I have been slowly making my way through T. Thorn Coyle’s Kissing the Limitless as of late. Her Evolutionary Witchcraft influenced the early development of my practice and led me to an interest in Feri witchcraft (a tradition that I am still interested in). While I hold some very different opinions on mysticism (and reading her work has helped me better understand my own approach to spirituality and identify stronger with the term ‘polytheistic mystic’), I have usually enjoyed her work. I find it useful and engaging, and it always offers me a chance to delve into my own soul.
A problem I’m running into with her work, though, is her focus on sex.
If we do not have a strong connection to our sex lives – by which here I mean sensual pleasure and genital sex – other aspects of our lives are likely to become out of balance. This does not mean that we have to have any sexual partner outside of ourselves. What it means is that if we are not willing and able to be open to pleasure, we can end up being in denial about certain emotional states or mental assumptions. Lack of physical sex and sensual pleasure also makes running energy cleanly and clearly far more difficult. All of this is a hindrance to spiritual and magical work. (Kissing the Limitless, pg. 61)
My relation to sex is usually a dull interest to why it brings pleasure. I may find it an incredible topic to read about, especially the many sexual practices that exist, and I don’t shy away from writing about it or discussing it with friends. My approach to sex is lacking shame or embarrassment; I don’t find sex to be something to be ashamed of and enjoy learning about how people relate to sex and what they believe about sex and its purpose. This is usually because it is such an important part of many people’s lives and a focus of a great many stories.
But I do not need sex to be in balance, because I am not a sexual person. I can and have had sex. For me, being in balance with sex means not having it.
When I first began realizing that sex was not something I wanted to engage in or an act I wanted to perform, I had a lot of guilt surrounding that. I refused to believe I could be asexual or anywhere near that spectrum. It was something I could not be because I simply couldn‘t, was my reasoning. I was aware of asexuality but denied that I could be a- or non-sexual.
I was so afraid of accepting my own sexuality that I completely shut down even the possibility that I could be asexual. I had to do a lot of questioning and wondering what was going on in my brain and agonizing over who I was before I could even whisper to myself, ‘Maybe I’m asexual’. Though some of that involves societal ideas about sexual behavior equaling sexuality, a lot of it came from the idea that I would like sex ‘eventually’ or with enough ‘practice’. When, the truth of it is, sex isn’t going to be that for me.
Self-understanding is vital to mystical practices, yes. I wasn’t happy with my sex life because I wasn’t happy about having sex at all in the first place. I didn’t think about it a lot because I am not a sexual person. (Referring to: “If we are not happy in our sex life, or are so shut down from it that we hardly give it a second thought, now is the time to look at our energy, to our connection to God Herself…” pg. 61) If this were not a larger problem within Pagan mysticism I would perhaps brush it off with no comment. But assumed sexuality is a problem, and it’s part of why I left the label and call any work I do with Pagans interfaith. From simple comments such as, “Everyone likes sex,” to authors (not just Coyle) who basically hail sex as the next best thing or vitally important to every spiritual practice, it ain’t so friendly to non-sexuals. We are a typically invisible group, yes, but that doesn’t mean we don’t actually exist.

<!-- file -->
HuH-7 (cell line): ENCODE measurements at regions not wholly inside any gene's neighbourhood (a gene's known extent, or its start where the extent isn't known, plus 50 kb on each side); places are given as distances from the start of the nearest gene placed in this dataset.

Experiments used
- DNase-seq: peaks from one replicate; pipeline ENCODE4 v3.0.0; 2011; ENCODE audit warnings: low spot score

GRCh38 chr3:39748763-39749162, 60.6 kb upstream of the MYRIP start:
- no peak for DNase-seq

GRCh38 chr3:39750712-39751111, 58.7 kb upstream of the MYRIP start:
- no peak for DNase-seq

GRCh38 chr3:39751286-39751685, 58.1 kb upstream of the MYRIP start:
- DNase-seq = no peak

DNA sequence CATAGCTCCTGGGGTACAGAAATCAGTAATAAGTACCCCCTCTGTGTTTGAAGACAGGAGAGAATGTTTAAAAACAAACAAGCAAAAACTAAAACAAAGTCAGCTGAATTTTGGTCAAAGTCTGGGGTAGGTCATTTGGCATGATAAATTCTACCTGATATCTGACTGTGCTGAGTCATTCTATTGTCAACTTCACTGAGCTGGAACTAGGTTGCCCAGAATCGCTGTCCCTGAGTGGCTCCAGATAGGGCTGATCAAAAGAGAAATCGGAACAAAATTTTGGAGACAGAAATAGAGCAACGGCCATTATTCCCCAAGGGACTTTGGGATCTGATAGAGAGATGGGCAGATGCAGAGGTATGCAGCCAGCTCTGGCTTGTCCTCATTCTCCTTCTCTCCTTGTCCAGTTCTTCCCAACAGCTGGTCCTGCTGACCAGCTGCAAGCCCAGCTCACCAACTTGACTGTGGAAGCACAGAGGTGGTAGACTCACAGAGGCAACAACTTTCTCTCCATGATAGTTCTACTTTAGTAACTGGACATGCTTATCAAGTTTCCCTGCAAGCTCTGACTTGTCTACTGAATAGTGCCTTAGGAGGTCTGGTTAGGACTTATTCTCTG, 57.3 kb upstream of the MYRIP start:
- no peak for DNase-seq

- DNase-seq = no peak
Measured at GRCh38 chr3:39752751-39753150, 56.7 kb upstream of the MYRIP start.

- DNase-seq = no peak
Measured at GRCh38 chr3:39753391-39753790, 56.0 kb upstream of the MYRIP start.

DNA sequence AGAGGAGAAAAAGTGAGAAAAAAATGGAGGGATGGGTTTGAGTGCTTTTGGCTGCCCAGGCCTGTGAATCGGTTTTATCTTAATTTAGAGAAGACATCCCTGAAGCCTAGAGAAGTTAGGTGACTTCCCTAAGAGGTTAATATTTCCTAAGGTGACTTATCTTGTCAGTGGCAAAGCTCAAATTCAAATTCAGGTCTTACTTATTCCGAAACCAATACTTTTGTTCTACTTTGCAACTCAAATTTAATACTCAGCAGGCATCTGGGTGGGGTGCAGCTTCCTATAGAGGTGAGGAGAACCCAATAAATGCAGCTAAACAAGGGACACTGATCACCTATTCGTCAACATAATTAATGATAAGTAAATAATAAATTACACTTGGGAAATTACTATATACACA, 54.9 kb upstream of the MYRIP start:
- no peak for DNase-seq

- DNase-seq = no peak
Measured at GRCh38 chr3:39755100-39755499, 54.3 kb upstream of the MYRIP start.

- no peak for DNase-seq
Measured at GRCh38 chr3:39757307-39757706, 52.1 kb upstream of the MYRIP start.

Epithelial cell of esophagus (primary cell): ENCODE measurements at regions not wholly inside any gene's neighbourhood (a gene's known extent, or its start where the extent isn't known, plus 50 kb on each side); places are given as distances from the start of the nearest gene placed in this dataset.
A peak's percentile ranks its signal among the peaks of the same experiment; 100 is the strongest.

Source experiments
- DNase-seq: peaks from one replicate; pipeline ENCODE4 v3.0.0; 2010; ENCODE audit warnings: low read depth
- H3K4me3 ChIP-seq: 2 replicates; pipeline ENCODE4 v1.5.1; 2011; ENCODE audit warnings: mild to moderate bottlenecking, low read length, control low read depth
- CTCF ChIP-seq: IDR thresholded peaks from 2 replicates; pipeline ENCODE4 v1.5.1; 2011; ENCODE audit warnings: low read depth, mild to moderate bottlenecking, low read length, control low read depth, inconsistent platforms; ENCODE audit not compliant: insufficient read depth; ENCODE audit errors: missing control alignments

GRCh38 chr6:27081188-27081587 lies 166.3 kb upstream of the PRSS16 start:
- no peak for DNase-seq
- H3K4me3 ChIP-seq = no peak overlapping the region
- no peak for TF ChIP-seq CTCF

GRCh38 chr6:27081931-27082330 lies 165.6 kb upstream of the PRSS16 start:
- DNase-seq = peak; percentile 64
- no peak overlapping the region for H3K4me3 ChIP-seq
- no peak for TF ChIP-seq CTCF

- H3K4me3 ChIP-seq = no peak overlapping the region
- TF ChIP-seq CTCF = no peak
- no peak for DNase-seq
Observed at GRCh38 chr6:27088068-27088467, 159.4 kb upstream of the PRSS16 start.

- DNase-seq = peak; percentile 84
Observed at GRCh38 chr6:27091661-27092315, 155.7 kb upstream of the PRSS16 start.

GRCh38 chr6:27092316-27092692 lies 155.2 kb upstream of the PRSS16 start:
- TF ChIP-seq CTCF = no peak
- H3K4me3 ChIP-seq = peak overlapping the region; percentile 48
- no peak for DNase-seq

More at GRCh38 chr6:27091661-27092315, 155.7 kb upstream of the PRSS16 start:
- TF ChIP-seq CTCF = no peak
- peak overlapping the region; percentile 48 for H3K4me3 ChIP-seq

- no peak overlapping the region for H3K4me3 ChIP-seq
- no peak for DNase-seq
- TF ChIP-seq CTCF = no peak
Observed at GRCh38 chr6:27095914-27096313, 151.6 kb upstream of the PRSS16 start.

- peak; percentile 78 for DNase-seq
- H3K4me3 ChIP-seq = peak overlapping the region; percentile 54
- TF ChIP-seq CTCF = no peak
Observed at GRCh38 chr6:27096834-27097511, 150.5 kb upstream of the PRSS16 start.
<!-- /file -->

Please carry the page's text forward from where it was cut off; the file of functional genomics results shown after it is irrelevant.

The problem comes not from other people being sexual or having sexualities and behaviors that are vital to their practices. It comes from the promotion of such experiences as universal, which is actually my larger problem with most mysticism. Even for some sexual people, sexuality is not going to be an important part of their practice. It’s joked by many Pagans that they worship sex, isn’t that just great? Which helps to erase practices that aren’t rooted in sex at all as well. What this continuous attitude among Pagan writers perpetuates is basically: “I like pie, and if you don’t like pie then you need to re-evaluate your life because everyone likes pie and pie is important to everyone and if you don’t like pie you are shutting parts of yourself off/are scared of [x]/not going to be a good mystic.”
Though I plan to discuss polytheistic mysticism in a later post, the concepts I talk about are tied in here. Attempting to make your personal into a universal doesn’t work. It attempts to erase any trace of the Other and so becomes stunted in its ability to actually discuss differences between people that shape their lives. Coyle is a wonderful social justice activist and has displayed good sense through most of her work concerning the differing situations and life experiences that change people and influence who they are, but when you write that, “Every being relies upon our awakening. Every being rejoices in our work, even those who resist it…“ my flags start getting raised. This perspective has threaded through the rest of the work, which brings me much disquiet, as it seems to completely ignore that people can resist something because it is not good or wanted for them. At that, I believe, is the heart of my issue with monistic mysticism and Coyle’s approach to sexuality.